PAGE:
Radar Gets It Wrong: How Scientology Is Likely To Be an Issue in the Divorce of Katie Holmes and Tom Cruise

Yesterday, RadarOnline, one of several online tabs trying to churn out incremental stories about the celebrity story of the year, grabbed for attention by quoting two lawyers who said it was unlikely that Tom Cruise's Scientology would be allowed as an issue in his divorce with Katie Holmes.

Aside from the fact that it was obvious Radar's two "experts" didn't know the first thing about Scientology, our own legal expert tells us that they're flat out wrong anyway -- family court is different than civil court, he says, and the religion of a parent can become an issue when a judge is trying to decide which parent should take custody.

After the jump: our legal expert, Scott Pilutik, a Manhattan attorney with a deep understanding of Scientology history, fills us in on how New York's family court may indeed be forced to consider the religious question of Suri's upbringing.

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Debbie Cook -- Exiled by Scientology?

Tampa Bay Times journalists Joe Childs and Tom Tobin have done it again, surprising us with yet another gem of reporting on the Church of Scientology.

This time, they learned from a man named Jon Donley, who worked as a media consultant for Debbie Cook, that she and her husband, Wayne Baumgarten, are leaving San Antonio this week for a new home on the French island of Guadeloupe in the Caribbean.

For those of us who followed Debbie's short but eventful career as Scientology's most visible dissident, it's a disorienting finish to a saga that seemed to have ended prematurely just a few weeks ago. And now, we're left with more questions than answers about this middle-aged couple who once were important officials in a church that has now twice seemingly exiled them from any community where they had family or friends.

In 2007, we learned in Debbie's court testimony, Cook and Baumgarten moved to San Antonio primarily because they knew no one there, and because Scientology had little presence in the town. Now, it appears they are trying to isolate themselves even further, and Childs and Tobin wonder if it wasn't an unstated condition of Cook's recent court settlement.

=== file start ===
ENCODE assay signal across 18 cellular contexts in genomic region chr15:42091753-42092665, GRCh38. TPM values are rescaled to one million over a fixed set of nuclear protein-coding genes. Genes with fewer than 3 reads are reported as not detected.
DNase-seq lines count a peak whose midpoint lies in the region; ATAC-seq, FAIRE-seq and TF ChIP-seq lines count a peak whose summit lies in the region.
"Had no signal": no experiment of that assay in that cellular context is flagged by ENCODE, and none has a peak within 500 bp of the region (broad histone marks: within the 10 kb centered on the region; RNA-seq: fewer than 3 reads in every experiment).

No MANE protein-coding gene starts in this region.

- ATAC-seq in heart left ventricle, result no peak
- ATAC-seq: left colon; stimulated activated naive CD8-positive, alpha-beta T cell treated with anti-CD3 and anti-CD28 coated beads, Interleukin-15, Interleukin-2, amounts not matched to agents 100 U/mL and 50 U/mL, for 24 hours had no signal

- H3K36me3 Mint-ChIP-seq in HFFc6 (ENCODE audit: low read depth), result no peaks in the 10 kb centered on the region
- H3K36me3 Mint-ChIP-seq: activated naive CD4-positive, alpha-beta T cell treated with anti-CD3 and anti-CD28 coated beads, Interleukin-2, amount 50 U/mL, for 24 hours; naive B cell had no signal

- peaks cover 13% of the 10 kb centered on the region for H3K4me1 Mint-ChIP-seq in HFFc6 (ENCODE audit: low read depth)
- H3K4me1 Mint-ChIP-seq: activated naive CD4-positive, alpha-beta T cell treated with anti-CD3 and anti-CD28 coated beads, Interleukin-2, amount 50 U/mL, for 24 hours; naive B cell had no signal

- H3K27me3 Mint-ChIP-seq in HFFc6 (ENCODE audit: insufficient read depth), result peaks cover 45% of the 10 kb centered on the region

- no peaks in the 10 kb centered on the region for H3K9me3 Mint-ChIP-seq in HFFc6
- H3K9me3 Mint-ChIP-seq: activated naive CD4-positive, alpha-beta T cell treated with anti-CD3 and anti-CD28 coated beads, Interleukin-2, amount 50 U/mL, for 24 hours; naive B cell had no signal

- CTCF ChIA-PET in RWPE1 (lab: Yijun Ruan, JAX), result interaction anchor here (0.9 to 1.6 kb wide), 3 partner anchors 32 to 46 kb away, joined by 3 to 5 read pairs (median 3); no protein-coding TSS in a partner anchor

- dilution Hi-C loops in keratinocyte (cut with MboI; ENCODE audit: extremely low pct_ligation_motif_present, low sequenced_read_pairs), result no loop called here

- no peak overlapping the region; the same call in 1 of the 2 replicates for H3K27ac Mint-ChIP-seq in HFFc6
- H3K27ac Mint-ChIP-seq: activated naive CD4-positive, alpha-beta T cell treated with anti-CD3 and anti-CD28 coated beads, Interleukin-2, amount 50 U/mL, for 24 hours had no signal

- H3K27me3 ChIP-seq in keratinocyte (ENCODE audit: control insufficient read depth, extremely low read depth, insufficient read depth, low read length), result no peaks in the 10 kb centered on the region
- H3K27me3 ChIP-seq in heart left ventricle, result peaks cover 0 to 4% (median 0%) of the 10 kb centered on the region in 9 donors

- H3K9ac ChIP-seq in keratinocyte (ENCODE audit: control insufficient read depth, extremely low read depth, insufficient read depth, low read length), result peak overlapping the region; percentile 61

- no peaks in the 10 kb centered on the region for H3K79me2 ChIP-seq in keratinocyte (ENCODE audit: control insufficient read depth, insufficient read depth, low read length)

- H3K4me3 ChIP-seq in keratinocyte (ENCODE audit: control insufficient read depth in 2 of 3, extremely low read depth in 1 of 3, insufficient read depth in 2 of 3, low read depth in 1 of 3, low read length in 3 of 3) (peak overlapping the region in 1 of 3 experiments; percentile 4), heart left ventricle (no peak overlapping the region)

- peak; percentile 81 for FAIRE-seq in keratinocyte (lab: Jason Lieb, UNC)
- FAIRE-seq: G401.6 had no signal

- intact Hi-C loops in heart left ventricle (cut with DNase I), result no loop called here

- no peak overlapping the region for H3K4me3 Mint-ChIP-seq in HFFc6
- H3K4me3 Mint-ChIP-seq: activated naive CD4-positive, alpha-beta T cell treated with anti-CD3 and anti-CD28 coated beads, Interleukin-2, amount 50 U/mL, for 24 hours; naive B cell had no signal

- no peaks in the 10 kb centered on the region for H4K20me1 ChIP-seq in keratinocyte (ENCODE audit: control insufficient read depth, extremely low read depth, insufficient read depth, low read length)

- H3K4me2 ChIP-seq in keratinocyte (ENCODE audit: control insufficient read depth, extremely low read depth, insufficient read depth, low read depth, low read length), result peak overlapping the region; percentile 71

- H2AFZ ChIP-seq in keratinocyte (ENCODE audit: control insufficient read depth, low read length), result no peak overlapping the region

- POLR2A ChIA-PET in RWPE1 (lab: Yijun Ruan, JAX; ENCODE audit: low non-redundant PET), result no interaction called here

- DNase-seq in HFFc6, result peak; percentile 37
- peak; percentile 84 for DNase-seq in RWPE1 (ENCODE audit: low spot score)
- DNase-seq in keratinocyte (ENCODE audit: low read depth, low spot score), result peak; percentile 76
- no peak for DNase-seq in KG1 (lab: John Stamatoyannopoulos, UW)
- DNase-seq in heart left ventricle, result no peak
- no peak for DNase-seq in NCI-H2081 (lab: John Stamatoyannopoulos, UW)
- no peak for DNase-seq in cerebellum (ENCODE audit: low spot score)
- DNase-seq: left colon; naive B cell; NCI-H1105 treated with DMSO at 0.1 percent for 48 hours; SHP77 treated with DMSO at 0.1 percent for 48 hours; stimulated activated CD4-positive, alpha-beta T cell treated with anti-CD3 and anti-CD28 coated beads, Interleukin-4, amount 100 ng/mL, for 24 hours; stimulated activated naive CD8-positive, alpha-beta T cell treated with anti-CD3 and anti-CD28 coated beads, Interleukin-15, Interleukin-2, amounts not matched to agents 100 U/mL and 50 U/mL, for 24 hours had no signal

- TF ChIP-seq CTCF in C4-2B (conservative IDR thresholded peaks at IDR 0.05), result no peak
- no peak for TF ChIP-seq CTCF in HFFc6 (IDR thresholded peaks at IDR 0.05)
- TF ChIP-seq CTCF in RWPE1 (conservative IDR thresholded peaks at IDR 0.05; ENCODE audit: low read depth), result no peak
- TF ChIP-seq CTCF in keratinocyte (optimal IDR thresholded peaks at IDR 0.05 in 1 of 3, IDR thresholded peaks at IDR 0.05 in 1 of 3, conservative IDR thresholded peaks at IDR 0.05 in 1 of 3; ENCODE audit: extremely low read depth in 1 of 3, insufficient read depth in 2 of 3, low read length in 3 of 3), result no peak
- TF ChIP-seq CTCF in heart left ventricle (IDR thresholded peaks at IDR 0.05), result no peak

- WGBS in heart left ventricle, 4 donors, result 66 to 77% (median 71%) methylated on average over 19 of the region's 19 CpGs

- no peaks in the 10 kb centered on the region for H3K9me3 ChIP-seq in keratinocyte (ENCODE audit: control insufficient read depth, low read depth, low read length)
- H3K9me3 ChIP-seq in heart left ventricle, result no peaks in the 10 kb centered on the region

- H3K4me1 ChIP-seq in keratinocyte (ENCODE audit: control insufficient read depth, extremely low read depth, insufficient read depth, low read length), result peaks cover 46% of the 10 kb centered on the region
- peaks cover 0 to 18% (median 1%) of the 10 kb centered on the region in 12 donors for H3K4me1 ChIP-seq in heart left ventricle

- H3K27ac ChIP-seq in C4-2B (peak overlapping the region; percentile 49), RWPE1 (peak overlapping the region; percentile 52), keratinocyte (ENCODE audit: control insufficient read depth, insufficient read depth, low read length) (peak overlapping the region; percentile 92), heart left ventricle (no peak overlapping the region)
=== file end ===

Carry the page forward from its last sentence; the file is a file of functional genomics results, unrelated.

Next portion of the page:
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How Debbie Cook Exposed Scientology and Got Away Scot-Free

Debbie and Wayne: Breathing easier?
Our legal expert, Manhattan attorney Scott Pilutik, has been busy fielding questions since news broke earlier this week that the Church of Scientology had settled its lawsuit with former executive Debbie Cook and her husband Wayne Baumgarten.

After the jump, he takes a detailed look at the court's final judgment in the matter, which spells out the terms of a new gag order that will prevent the couple from ever again criticizing the church publicly.

And Scott also provided me this short version of how he sees this remarkable case, which began with an infamous e-mail that Cook sent out on New Year's Eve to her fellow Scientologists...

Debbie Cook signed a mean-as-hell non-disclosure agreement when she left her job with Scientology. She got to violate it, once carefully (her New Year's Eve e-mail), another time in court (her February 9 testimony), and one more time on national television (on Nightline). Then, instead of paying possibly millions of dollars in damages, she paid the church nothing and turned the clock back to December 31 as if none of it had happened.

I think people are conflating her "victory" at the February 9 injunction hearing with an actual legal victory, which it never was.

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Debbie Cook and her attorney, Ray Jeffrey
It's turning into quite a day of revelations for Scientology Watchers.

Earlier this morning we reported that charges had been dropped against Scientology executive Jan Eastgate in Australia.

And now, another stunning development: Marty Rathbun just reported at his blog that the Church of Scientology has settled its lawsuit against former church executive Debbie Cook and her husband Wayne Baumgarten.

I just confirmed this with Debbie's attorney, Ray Jeffrey, who tells me he really can't say anything else about the terms of the settlement

"The matter is settled. That's the full extent of it," he says.

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Scientology: Dear Judge, Protect Us from Rathbun and Rinder!

Mike Rinder and Marty Rathbun: Causing problems
Yesterday, we reported that Debbie Cook had gone on the offensive in the lawsuit filed against her by the Church of Scientology.

The church had earlier filed a motion for summary judgment, asking the Bexar County, Texas court to award it an early win in the case; Cook answered back that she wants the church's motion delayed as she requests documents from Scientology in the discovery process. She also asked to depose someone representing the church this coming Monday, and gave notice that during that deposition she plans to have along with her former high-ranking Scientology executives Marty Rathbun and Mike Rinder -- both of whom are highly visible and effective critics of church leader David Miscavige.

Last night, we learned about the church's countermove: its attorneys asked the court to
delay the production of documents until their motion for summary judgment has been adjudicated. And if the motion is not granted, to delay the deposition and limit it in scope.

Oh, and one more thing: "That Rathbun and Rinder be excluded from the deposition."